William H. Fleming and A. L. Franklin are appointed by Judge Hammond. Fleming, a former congressman, and Franklin, an able young attorney will serve as Mathis' attorneys. The article concludes with the following, "Few men who have been arraigned in the superior court here have been so well represented or have had their cases in more competent hands than has this alleged murderer of one of the most prominent and popular citizens of Augusta."

It has to be asked-- this is before the Miranda Rights became the norm. (Thank you Miranda v. Arizona) How easy it could have been to let this negro [sic] think he had to represent himself and just throw him under the law-bus. But, they didn't. Someone out there gave this guy every fighting chance he had to save his skin.

Or did they?

I have to go back to when Jonathon's murderer was indicted and formally charged a few months ago. The judge had a conversation with Mr. Peacock:

Son, are you pleased with your attorney?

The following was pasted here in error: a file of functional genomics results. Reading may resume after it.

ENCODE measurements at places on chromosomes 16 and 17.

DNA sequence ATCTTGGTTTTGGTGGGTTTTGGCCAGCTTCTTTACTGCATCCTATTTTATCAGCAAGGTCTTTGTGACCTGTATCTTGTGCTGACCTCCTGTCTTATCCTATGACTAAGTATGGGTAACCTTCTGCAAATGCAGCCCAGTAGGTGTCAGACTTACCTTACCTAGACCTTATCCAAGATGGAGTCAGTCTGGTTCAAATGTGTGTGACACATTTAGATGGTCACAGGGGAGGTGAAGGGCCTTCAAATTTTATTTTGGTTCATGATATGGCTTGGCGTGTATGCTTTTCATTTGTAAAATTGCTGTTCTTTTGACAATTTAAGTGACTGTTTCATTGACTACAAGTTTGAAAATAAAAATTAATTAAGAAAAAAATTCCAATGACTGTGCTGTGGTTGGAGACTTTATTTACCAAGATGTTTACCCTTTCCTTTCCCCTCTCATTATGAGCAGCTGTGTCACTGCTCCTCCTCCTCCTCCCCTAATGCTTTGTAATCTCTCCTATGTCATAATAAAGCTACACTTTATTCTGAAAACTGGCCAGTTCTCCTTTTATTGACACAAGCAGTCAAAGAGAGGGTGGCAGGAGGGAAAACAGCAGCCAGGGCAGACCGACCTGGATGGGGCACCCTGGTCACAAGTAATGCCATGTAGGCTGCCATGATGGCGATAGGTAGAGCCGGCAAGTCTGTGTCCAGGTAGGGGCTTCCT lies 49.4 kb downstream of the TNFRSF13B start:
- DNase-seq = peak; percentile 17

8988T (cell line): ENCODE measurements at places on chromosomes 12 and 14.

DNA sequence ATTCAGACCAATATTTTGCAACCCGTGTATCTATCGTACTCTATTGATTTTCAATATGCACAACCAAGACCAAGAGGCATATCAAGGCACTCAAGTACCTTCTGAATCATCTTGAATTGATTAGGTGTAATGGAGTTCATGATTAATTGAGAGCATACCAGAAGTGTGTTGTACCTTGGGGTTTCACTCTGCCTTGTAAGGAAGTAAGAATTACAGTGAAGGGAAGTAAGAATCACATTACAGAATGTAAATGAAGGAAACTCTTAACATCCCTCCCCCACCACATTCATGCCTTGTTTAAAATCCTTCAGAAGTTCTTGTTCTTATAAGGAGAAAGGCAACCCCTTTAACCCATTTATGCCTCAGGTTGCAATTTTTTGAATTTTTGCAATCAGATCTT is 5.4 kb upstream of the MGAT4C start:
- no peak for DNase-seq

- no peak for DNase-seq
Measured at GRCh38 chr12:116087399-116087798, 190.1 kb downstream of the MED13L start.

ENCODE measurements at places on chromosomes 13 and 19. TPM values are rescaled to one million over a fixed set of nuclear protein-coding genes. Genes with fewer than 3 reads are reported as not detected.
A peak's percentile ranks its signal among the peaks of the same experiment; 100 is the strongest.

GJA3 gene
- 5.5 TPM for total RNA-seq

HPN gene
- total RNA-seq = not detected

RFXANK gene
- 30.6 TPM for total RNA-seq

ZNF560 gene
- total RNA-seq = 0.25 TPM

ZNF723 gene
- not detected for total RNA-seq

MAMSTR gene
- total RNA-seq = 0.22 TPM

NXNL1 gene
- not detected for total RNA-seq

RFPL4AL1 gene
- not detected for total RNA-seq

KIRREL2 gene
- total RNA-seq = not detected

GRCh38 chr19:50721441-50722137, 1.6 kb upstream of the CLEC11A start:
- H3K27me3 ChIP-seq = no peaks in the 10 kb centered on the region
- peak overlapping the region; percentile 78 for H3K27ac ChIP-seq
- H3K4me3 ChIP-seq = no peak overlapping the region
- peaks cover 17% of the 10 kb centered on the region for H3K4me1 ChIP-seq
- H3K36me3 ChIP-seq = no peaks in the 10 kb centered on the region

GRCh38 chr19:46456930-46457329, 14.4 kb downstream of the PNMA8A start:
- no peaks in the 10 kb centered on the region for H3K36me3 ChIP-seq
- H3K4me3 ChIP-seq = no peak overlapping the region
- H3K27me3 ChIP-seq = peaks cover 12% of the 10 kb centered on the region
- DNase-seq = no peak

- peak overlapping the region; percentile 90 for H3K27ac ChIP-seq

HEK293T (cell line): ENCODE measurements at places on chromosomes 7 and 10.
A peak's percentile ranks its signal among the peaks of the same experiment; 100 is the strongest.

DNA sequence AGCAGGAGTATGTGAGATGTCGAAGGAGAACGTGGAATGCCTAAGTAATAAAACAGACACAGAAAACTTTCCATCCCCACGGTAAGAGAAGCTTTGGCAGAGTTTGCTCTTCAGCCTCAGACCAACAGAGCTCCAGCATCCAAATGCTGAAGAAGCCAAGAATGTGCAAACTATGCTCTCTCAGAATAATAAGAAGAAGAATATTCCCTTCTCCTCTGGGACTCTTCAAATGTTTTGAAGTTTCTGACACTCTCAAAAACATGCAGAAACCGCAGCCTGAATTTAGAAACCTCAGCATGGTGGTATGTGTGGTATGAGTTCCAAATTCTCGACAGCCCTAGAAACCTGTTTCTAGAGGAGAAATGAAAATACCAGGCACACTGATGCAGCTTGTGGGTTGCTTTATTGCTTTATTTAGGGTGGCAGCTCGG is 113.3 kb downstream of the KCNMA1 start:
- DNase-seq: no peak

Yes sir.

Son, I'm going to be asking you this a lot. Are you satisfied with the way your case is being handled?

Yes sir.

Mr. Peacock, I need you to understand that you have the right to choose a different attorney. Do you wish to have someone else represent  you? Do you feel that you are getting the best possible defense for your case?

Yes sir.

Good. Because let me be perfectly clear: If you are found guilty, I do not want you coming back to me saying that you were poorly represented. Get used to this question about your attorney, you're going to be hearing it a lot.

Yes sir.

It wasn't until that last sentence I heard that I understood why he was asking that question. In comparing that murder trial to this murder trial, were they giving Mathis the very best because they did not want him popping his head back up, saying that he was unfairly treated? This is 1910, nothing about being a person of color is fair.

So, why the former congressman? Why William Fleming? Mr. Fleming, an enthusiastic Mason and member of Webb Lodge No. 166, Chapter No. 2 R.A.M. and Georgia Commandery No. 1 was also a Knight of Pythias and a member of Sigma Alpha Epsilon fraternity.

Knight of Pythias? I'm going to have to find out more about this and if there are any other members that are involved in this murder. (a quick phone call to someone within the group in California, corrected me-- it is pronounced pithe-e-as, not pah-thigh-as)

The kids are awake and are at my feet, wanting snacks. Children!